In 1926, American physicist John Redfield, while pretty much incorporating the Futurist intellectual waves of that time, wrote that the “music of any age depends upon the kind of musical instruments which that age possesses.” Showcasing his belief in the sacred nature of technology even more blatantly, he stated, on a final note, that “composers can go no further than the possibilities of the instruments for which they write.” This is, if taken literally, an overstatement. Of course there’s more to music than simply technique.
Yet, when read under a different light, Redfield’s Futuristic manifesto gains a new meaning. The spirit of the music of a given moment in time is definitely stranded by what is logistically and materially possible for one to do. This doesn’t mean a materialistic approach to music, per se, it’s just stating the obvious right there. When it comes to classical music, this stance is taken to a whole other level. This is due to the fact that it’s hard to point out a field where said instrument is as central to the narrative as it is to classical music. The violin is as overused as it is mystical. That means that, even if there is not so much room for inventiveness, there’s always space for reconstructions and, why not, beauty.
Sarah Neufeld, a longtime member of Arcade Fire, knows and takes advantage of this fact. Her music acts on the fringes of classicism ad experimentation, uniting both worlds. The Ridge, her newest album, follows a collaborative release with instrumentalist Colin Stetson, the acclaimed Never Were the Way She Was, from 2015, and her 2013 debut, Hero Brother. The album is also the best example of that initial idea in 2016. In The Ridge, Neufeld is not preoccupied with vain modernisms (as in a nihilistic move towards vague experimentalism). For the better part of it, her handling of the violin is a safe game – and, most importantly, a beautiful one.
Opener “The Ridge” shows that Neufeld aims at some sort of sonic grandness. In a way, it’s Serialism done right perhaps because her virtuosity is not the only thing keeping the song together. The violin is accompanied by a thumping beat and drone music. We begin to the hear the instrument flourish in the presence of the unknown. We witness new possibilities – for a brief moment, that is.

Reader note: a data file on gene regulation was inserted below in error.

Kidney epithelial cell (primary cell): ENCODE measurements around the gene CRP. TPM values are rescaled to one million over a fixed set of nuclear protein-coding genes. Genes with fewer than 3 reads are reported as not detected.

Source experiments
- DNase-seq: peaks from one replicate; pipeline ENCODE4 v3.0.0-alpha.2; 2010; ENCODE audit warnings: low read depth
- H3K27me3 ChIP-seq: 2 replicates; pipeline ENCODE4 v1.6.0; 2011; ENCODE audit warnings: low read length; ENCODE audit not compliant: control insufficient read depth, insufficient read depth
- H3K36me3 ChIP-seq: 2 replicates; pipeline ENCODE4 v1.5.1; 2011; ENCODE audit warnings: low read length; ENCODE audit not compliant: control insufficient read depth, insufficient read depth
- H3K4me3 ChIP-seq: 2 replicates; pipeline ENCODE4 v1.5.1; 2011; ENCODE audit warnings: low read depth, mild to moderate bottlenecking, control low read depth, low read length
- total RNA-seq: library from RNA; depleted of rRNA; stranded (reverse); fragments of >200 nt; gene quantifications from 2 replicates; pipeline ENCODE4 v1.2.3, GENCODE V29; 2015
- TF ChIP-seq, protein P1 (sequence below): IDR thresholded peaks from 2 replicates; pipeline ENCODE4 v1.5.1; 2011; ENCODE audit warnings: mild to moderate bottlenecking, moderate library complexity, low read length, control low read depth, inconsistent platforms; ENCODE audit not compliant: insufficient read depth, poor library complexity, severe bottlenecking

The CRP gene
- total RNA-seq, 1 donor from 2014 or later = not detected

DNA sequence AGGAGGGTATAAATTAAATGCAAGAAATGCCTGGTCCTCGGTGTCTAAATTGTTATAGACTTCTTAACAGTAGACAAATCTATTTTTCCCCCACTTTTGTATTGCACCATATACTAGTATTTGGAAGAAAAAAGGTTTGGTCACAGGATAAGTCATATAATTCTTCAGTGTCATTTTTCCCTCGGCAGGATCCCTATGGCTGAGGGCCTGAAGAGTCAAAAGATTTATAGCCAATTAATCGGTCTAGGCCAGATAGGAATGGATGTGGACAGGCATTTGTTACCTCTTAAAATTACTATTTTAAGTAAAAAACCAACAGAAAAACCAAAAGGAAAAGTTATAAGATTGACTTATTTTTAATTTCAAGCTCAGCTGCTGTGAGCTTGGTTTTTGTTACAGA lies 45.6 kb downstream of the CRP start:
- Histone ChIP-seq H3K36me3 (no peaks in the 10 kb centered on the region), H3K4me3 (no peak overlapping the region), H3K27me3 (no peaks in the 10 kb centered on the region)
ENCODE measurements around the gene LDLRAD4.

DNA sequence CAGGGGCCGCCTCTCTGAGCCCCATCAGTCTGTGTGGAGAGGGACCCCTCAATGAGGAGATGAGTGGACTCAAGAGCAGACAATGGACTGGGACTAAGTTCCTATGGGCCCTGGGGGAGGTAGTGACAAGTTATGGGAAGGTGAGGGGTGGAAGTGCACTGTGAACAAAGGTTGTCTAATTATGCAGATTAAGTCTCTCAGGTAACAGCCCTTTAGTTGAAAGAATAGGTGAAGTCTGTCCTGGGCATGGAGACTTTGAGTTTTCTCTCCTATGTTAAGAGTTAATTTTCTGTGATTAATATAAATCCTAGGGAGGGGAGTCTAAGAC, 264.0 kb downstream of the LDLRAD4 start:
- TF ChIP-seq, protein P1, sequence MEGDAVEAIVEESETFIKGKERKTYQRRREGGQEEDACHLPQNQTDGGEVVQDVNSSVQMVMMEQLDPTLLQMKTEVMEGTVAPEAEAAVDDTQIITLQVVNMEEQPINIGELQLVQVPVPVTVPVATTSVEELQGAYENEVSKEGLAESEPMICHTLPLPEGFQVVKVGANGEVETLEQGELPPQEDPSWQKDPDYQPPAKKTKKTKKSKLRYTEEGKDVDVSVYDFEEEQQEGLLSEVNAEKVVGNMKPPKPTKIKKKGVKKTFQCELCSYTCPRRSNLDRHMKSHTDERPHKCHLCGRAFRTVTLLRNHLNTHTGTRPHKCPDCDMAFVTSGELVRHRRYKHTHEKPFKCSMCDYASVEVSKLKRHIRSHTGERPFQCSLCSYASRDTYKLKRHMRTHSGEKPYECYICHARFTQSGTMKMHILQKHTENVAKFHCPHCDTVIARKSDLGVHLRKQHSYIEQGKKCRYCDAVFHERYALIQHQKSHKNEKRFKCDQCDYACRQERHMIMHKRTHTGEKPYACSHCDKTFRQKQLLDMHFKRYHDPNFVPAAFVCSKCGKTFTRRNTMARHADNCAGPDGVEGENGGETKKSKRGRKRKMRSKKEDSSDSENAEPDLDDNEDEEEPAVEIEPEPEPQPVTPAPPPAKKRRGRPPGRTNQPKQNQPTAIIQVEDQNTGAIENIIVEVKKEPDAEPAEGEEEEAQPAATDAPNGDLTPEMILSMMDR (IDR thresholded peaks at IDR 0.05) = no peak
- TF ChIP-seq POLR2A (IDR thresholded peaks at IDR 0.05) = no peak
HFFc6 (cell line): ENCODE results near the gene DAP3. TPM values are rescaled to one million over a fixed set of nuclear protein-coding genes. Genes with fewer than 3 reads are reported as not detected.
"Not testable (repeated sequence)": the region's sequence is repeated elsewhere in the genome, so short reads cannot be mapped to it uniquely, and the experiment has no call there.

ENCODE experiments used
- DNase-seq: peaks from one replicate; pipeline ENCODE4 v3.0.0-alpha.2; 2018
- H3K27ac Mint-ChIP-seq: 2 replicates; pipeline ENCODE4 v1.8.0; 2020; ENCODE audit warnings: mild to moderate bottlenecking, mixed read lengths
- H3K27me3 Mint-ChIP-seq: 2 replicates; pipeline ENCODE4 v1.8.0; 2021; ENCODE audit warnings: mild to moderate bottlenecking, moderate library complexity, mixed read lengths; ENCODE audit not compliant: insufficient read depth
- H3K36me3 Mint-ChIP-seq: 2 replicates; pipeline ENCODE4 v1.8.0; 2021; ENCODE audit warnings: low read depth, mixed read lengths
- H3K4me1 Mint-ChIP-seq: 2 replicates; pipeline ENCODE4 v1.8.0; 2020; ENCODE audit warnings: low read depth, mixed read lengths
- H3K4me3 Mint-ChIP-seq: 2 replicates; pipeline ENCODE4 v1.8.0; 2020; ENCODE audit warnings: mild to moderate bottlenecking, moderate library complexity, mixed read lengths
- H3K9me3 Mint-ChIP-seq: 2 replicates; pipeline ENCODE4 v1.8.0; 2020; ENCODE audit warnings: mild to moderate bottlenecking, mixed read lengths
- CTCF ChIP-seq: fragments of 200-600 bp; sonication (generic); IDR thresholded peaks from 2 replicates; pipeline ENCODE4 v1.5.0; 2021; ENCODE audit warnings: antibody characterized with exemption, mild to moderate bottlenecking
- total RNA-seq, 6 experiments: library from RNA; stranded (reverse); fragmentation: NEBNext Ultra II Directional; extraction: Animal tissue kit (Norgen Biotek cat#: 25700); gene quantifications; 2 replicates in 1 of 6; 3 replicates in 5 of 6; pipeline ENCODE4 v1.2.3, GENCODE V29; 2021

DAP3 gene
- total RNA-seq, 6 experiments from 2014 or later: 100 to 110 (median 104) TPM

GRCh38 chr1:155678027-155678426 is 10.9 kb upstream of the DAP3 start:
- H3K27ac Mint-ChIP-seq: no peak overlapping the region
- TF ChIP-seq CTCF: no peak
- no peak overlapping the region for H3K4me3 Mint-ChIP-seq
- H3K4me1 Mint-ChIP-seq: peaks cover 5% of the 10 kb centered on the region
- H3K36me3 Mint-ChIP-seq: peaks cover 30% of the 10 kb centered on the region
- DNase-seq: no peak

The Ridge is still formalistic, though – and there’s not a demerit in such a fact. For instance, just as what made the aforementioned collaborative album from last year sound so refreshing was Colin Stetson’s own sonic palette, and what kept it from falling apart out of extravaganza was precisely Neufeld’s somber presence.
Neufeld’s album seems to feed upon complicated tensions. Every moment of sonic warmth and complex melodies in the album (and here you can insert some explorations about the tonal aspects of the violin as well) we end up receiving a moment of rawness. The Ridge, as its title suggests, then, is supposed to be soundtrack a victory lap. For every second of celebration and intensity and catharsis, we have beauty as order; deeply formalistic, symmetrical classical music. This can be sensed during “A Long Awaited Scar”, a dry and propulsive track that slinks past the nine-minute mark sounding as self-congratulatory as it is gigantic. It’s a moment of technical excellence that needs little exploration, and rightfully so, because asking for it, given The Ridge’s background, would be the same as doing a critical injustice. Still, such little permissions have a limit.
Yet, this music can, at times, come off as too detached from its author – being deemed as impersonal, even. Not in the sense that The Ridge is music too big to sound emotional – believe me, it is cathartic – but rather the contrary has prevailed. Closer “When The Light Comes In” is a good example of that. When aiming at some sort of resolution – the violin here sounds both minimalistic and grand – she reached perfection. An empty kind of one.
This is why it would do some good to revisit Redfield’s words from above. Yes, to some extent, when it comes to the purely technical qualities of the music under scrutiny, we are limited by the instruments we currently have at our disposal. But the artist should be able to overcome such “difficulties”. The Ridge proves to be a competent, technically accomplished piece of work, one that is aimed at sound designers mostly. That is, there’s little here which is able to transcend such discourse. The main point under discussion is that, and this is why it is important to go back to Redfield’s work, instead of transcending the overused aspects of what classical means, Neufeld’s music is rather comforted by these alleged rules.
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